During the March of Tribulation, from 1994 through the start of 1998, the birth rate plummeted.
Such a situation continues to affect North Korean education even today. According to a source from North Hamkyung Province, “There are many empty classes in middle schools these days. Especially in rural areas, some schools have only three or four students.” In such cases, there are more teachers than students.
Since the famine, the authorities have also expanded education into subjects like psychology, ethics and American Imperialist Invasion History. More teachers are required, of course, even though the number of students is steadily decreasing.
In a poor, patriarchal society, responsibility for family life is a burden for women who have to support their families by trading in the jangmadang. Therefore, the number of women who choose to remain single is increasing, and it too is affecting the birthrate.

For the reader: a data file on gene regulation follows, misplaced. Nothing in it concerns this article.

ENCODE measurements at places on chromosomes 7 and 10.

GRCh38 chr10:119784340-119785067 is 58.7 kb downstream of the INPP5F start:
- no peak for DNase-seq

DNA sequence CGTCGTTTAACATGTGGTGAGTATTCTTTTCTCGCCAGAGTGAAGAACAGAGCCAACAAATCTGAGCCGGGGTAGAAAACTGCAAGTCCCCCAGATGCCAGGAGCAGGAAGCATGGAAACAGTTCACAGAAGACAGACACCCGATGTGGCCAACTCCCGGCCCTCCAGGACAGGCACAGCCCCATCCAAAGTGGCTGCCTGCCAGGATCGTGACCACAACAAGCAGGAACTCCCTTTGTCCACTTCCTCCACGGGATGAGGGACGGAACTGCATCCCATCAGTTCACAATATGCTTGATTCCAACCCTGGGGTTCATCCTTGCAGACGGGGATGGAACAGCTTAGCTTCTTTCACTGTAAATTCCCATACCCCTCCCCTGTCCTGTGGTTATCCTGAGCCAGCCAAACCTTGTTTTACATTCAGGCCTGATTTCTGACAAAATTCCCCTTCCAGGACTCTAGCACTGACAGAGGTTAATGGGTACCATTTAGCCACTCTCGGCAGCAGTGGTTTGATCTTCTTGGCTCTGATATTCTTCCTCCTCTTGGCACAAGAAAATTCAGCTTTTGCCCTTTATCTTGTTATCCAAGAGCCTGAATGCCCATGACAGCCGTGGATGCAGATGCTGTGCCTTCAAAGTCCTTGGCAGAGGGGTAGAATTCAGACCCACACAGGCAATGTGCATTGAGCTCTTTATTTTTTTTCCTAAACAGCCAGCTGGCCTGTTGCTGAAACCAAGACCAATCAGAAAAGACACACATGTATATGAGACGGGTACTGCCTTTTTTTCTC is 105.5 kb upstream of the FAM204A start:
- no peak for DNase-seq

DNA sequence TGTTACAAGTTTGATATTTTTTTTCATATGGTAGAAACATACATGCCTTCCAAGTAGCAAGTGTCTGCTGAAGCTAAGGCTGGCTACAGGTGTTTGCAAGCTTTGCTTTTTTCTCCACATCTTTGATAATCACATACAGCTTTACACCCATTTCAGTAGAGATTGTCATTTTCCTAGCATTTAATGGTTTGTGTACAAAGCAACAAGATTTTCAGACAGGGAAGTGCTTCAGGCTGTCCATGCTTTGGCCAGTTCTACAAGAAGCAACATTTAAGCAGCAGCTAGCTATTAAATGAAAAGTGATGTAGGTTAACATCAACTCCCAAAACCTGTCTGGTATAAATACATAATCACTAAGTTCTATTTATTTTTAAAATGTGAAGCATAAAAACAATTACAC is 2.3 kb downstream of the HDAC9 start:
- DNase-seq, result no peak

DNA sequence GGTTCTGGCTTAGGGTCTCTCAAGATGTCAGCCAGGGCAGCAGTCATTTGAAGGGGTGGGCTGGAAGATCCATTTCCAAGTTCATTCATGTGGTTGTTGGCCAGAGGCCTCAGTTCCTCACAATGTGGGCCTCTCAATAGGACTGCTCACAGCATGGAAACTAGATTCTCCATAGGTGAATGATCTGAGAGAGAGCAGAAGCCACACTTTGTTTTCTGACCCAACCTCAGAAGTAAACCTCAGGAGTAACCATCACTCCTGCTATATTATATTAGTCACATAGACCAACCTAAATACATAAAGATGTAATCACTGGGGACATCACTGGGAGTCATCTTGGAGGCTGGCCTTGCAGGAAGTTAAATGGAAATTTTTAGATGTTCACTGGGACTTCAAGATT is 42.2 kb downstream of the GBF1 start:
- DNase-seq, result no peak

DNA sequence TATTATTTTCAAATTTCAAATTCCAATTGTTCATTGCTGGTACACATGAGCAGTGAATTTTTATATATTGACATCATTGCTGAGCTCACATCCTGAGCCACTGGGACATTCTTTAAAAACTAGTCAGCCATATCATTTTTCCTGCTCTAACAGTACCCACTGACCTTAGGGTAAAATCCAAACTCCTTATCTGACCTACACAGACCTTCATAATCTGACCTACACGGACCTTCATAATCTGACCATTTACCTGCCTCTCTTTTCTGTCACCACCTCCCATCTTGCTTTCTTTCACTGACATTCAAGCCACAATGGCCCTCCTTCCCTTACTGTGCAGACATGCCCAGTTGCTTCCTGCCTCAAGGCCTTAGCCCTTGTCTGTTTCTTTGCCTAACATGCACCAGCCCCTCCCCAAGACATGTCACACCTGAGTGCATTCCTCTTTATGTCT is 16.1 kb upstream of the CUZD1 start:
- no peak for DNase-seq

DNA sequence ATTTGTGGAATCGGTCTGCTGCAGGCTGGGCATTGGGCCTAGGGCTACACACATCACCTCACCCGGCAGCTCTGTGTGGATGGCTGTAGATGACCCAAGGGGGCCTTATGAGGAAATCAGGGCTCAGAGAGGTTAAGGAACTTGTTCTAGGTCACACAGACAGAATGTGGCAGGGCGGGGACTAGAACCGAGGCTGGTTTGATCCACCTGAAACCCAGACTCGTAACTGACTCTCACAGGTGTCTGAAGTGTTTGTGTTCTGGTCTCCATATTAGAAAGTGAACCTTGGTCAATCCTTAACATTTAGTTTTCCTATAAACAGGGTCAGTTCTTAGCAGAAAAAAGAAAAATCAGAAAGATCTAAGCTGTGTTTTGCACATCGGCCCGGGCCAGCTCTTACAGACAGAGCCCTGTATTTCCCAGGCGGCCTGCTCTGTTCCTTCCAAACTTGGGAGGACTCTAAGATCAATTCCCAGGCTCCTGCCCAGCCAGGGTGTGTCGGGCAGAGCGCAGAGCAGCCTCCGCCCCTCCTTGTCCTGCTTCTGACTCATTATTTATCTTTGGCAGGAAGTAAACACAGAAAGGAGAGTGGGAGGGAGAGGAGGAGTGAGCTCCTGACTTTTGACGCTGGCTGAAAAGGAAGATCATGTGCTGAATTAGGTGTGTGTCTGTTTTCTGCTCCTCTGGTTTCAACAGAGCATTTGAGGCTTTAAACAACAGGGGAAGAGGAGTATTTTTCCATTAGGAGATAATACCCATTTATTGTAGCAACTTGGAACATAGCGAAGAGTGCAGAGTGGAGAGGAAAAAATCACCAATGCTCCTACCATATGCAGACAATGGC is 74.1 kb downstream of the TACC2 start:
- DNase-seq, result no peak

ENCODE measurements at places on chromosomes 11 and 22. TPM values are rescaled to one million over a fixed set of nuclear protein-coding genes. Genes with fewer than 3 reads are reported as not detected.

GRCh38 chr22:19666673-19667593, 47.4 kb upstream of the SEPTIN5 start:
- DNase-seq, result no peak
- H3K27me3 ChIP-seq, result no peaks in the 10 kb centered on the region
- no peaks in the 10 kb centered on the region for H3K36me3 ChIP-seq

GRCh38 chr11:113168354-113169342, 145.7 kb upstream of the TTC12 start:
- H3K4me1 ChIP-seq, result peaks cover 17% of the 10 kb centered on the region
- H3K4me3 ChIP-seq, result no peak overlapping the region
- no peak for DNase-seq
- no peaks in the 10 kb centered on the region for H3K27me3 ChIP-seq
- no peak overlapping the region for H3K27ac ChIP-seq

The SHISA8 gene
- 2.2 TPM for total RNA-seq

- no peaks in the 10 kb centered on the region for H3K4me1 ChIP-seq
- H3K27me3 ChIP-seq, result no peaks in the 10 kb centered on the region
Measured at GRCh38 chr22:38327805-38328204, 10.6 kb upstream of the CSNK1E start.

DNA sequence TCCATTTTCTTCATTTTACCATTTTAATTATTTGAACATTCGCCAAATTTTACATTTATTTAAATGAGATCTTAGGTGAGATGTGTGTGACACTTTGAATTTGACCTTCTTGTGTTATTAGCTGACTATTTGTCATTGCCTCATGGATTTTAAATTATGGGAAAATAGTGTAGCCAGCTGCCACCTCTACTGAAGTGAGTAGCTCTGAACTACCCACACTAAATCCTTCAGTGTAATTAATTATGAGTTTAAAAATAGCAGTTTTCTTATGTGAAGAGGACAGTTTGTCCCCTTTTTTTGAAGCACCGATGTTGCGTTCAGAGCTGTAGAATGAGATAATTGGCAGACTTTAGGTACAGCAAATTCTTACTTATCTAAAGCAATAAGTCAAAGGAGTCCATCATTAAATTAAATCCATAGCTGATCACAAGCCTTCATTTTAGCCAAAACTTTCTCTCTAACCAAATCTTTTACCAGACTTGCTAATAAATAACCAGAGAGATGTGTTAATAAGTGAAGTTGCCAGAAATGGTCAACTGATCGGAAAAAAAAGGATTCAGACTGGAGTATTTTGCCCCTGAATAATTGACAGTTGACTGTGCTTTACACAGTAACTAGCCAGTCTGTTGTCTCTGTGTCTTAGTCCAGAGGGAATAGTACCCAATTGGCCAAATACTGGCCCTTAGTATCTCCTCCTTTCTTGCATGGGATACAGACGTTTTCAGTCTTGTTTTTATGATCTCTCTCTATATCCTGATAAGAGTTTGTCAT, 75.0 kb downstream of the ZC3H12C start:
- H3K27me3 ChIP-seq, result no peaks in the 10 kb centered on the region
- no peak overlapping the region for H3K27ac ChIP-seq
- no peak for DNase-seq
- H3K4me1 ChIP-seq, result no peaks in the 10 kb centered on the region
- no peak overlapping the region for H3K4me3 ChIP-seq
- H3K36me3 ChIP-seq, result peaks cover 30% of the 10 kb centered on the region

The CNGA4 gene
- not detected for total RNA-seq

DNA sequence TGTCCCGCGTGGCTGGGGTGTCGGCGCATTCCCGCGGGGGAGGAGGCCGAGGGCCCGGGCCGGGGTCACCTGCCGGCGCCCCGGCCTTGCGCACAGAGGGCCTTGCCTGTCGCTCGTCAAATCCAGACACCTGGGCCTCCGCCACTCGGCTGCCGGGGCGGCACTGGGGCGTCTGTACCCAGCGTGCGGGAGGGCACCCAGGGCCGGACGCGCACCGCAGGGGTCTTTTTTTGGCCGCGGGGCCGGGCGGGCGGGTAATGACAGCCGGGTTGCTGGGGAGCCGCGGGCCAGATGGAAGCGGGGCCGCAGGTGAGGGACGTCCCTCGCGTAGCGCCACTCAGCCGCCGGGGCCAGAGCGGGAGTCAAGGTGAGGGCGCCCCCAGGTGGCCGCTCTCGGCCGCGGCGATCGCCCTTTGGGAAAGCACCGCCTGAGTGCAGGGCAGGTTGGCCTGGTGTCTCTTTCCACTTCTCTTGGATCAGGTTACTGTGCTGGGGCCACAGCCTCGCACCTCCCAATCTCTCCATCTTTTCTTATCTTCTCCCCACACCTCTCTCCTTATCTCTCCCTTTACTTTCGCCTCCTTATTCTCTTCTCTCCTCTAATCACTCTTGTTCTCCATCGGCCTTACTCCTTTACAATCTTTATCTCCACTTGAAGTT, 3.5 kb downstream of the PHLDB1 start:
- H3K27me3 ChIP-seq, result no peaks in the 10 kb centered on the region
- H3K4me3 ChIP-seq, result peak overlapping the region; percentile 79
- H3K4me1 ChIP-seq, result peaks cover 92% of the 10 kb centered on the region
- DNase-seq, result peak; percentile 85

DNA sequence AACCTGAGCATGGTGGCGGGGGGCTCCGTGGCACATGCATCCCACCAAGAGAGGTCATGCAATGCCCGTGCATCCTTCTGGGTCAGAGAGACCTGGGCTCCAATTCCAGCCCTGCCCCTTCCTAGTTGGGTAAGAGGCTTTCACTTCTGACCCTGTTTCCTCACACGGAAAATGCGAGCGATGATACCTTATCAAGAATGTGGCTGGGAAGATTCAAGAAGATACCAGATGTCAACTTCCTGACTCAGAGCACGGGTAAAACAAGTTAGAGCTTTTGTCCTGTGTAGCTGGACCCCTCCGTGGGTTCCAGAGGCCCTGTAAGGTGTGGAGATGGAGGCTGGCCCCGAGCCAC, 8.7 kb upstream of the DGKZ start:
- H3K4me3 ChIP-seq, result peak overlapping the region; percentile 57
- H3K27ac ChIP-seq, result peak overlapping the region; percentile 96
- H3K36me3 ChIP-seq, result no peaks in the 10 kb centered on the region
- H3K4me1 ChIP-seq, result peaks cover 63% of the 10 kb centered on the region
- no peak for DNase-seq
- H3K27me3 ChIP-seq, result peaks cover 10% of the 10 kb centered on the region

Those who were born during the March of Tribulation will go out into the world in the next three or four years, after graduating from senior middle school. By 2012, the authorities will be facing a serious lack of manpower, which will certainly hinder the development of a strong, prosperous state.
According to North Korean sources, the authorities are, quite rightly it would appear, seriously worrying about this lack of manpower, and the troubles in scientific and economic fields that it will engender, for at least the next decade.